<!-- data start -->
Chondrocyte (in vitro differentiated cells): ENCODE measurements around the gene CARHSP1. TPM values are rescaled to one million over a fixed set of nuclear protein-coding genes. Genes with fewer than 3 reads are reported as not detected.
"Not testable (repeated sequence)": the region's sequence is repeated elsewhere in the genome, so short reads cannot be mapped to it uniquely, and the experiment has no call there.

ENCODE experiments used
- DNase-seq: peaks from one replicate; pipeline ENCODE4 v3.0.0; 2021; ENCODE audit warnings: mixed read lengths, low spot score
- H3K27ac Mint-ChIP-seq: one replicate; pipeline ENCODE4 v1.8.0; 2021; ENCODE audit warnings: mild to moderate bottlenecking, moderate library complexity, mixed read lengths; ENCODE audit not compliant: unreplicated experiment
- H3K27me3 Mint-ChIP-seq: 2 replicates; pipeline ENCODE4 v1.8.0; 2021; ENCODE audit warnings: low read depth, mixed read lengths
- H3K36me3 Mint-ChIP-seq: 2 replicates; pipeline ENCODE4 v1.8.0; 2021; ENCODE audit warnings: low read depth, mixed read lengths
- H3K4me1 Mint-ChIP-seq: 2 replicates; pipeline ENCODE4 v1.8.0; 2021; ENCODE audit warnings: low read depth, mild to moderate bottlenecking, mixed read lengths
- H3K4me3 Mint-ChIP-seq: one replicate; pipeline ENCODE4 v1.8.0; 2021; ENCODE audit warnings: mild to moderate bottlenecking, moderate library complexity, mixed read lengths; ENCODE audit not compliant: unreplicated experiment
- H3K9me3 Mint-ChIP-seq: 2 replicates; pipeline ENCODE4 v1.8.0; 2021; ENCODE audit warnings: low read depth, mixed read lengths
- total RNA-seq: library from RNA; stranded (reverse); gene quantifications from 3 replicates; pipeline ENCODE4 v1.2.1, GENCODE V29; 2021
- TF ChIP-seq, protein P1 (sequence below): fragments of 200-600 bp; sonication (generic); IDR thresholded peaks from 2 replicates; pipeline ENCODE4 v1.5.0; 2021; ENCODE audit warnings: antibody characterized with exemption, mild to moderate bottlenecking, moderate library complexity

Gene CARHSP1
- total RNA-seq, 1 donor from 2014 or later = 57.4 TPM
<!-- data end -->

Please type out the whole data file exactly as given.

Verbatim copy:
Chondrocyte (in vitro differentiated cells): ENCODE measurements around the gene CARHSP1. TPM values are rescaled to one million over a fixed set of nuclear protein-coding genes. Genes with fewer than 3 reads are reported as not detected.
"Not testable (repeated sequence)": the region's sequence is repeated elsewhere in the genome, so short reads cannot be mapped to it uniquely, and the experiment has no call there.

ENCODE experiments used
- DNase-seq: peaks from one replicate; pipeline ENCODE4 v3.0.0; 2021; ENCODE audit warnings: mixed read lengths, low spot score
- H3K27ac Mint-ChIP-seq: one replicate; pipeline ENCODE4 v1.8.0; 2021; ENCODE audit warnings: mild to moderate bottlenecking, moderate library complexity, mixed read lengths; ENCODE audit not compliant: unreplicated experiment
- H3K27me3 Mint-ChIP-seq: 2 replicates; pipeline ENCODE4 v1.8.0; 2021; ENCODE audit warnings: low read depth, mixed read lengths
- H3K36me3 Mint-ChIP-seq: 2 replicates; pipeline ENCODE4 v1.8.0; 2021; ENCODE audit warnings: low read depth, mixed read lengths
- H3K4me1 Mint-ChIP-seq: 2 replicates; pipeline ENCODE4 v1.8.0; 2021; ENCODE audit warnings: low read depth, mild to moderate bottlenecking, mixed read lengths
- H3K4me3 Mint-ChIP-seq: one replicate; pipeline ENCODE4 v1.8.0; 2021; ENCODE audit warnings: mild to moderate bottlenecking, moderate library complexity, mixed read lengths; ENCODE audit not compliant: unreplicated experiment
- H3K9me3 Mint-ChIP-seq: 2 replicates; pipeline ENCODE4 v1.8.0; 2021; ENCODE audit warnings: low read depth, mixed read lengths
- total RNA-seq: library from RNA; stranded (reverse); gene quantifications from 3 replicates; pipeline ENCODE4 v1.2.1, GENCODE V29; 2021
- TF ChIP-seq, protein P1 (sequence below): fragments of 200-600 bp; sonication (generic); IDR thresholded peaks from 2 replicates; pipeline ENCODE4 v1.5.0; 2021; ENCODE audit warnings: antibody characterized with exemption, mild to moderate bottlenecking, moderate library complexity

Gene CARHSP1
- total RNA-seq, 1 donor from 2014 or later = 57.4 TPM